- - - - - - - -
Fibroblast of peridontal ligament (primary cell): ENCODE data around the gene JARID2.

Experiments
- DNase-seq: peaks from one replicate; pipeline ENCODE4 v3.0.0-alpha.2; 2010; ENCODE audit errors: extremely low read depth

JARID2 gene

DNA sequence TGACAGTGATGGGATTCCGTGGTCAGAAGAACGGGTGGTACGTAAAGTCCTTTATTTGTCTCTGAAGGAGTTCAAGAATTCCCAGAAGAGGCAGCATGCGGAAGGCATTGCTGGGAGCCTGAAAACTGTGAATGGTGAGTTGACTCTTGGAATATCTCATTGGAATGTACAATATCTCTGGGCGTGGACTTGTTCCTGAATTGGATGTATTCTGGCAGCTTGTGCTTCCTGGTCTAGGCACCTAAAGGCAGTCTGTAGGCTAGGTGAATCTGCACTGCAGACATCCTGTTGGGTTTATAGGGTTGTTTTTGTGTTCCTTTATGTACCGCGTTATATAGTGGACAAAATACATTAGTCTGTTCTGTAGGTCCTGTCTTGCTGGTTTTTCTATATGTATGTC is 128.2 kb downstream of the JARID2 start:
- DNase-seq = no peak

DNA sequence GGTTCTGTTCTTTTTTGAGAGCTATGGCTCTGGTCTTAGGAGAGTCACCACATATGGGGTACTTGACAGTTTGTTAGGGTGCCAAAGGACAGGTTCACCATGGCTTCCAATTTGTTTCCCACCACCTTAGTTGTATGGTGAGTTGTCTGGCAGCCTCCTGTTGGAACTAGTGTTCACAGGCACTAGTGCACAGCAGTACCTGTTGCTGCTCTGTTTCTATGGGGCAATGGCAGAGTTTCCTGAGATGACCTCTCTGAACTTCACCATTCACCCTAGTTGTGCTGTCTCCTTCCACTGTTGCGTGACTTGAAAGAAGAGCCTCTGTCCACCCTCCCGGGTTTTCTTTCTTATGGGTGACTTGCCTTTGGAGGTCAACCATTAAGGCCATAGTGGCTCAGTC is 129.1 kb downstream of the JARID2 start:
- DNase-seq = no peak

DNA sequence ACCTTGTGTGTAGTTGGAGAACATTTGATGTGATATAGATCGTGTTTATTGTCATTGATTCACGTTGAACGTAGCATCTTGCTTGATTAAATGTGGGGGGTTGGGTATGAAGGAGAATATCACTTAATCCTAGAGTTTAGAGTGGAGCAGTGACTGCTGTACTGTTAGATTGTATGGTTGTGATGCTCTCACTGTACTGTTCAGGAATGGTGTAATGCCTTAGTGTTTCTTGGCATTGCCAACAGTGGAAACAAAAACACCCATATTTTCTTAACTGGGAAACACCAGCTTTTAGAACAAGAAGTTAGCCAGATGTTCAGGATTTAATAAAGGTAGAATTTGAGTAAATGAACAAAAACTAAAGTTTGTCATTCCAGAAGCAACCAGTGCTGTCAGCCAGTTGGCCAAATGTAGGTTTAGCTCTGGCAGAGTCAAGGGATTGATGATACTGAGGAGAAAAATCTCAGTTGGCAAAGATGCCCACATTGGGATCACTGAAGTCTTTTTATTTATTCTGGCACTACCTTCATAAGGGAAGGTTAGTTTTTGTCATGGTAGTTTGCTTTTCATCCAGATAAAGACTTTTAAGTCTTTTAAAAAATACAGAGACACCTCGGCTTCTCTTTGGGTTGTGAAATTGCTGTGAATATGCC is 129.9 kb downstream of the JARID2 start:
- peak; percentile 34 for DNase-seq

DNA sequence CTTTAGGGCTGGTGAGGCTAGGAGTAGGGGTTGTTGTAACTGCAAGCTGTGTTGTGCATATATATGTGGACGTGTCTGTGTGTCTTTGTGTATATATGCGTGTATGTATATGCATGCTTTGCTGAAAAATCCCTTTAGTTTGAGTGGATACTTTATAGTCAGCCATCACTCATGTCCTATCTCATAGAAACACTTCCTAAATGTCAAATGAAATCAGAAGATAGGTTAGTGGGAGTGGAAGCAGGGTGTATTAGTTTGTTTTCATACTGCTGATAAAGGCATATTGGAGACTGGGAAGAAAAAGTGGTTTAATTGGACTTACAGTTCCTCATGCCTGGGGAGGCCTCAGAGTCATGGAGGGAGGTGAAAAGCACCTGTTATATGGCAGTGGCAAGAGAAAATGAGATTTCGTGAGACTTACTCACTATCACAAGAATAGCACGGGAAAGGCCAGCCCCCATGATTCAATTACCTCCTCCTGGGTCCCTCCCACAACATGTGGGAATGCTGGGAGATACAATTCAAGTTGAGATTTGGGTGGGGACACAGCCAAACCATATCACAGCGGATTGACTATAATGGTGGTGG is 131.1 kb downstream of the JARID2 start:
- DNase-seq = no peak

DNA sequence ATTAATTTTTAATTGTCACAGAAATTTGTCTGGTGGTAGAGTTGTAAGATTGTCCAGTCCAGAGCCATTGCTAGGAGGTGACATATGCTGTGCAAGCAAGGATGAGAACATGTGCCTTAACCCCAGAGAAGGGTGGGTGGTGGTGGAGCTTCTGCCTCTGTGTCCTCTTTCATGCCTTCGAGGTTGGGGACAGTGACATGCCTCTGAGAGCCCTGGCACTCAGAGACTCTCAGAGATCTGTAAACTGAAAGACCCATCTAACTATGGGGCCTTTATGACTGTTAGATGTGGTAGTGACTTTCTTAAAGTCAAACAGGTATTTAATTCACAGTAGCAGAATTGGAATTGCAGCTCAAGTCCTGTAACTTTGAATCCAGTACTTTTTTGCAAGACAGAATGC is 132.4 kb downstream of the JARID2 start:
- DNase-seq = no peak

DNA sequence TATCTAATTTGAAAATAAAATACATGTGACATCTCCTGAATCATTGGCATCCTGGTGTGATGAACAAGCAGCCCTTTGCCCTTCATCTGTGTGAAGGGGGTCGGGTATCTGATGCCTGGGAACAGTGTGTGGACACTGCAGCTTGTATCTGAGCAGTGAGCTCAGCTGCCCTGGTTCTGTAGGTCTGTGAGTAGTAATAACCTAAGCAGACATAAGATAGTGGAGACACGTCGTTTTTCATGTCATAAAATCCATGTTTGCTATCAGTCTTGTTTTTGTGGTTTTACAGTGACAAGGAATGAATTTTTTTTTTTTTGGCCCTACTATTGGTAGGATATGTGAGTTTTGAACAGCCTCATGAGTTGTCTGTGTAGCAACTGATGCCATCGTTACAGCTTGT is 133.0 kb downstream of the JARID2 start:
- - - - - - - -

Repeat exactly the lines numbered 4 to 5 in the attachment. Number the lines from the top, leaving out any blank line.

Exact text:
JARID2 gene

DNA sequence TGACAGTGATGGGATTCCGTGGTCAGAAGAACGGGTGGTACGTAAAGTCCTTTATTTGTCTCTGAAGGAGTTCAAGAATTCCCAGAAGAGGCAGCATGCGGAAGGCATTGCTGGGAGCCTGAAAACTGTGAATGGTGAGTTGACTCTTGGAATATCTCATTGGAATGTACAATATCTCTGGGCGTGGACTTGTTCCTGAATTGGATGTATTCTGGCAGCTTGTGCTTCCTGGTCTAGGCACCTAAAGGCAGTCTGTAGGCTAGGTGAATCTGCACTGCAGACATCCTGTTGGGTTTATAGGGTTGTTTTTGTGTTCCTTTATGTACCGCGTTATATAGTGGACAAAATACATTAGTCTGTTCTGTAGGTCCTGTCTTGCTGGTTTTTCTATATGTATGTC is 128.2 kb downstream of the JARID2 start: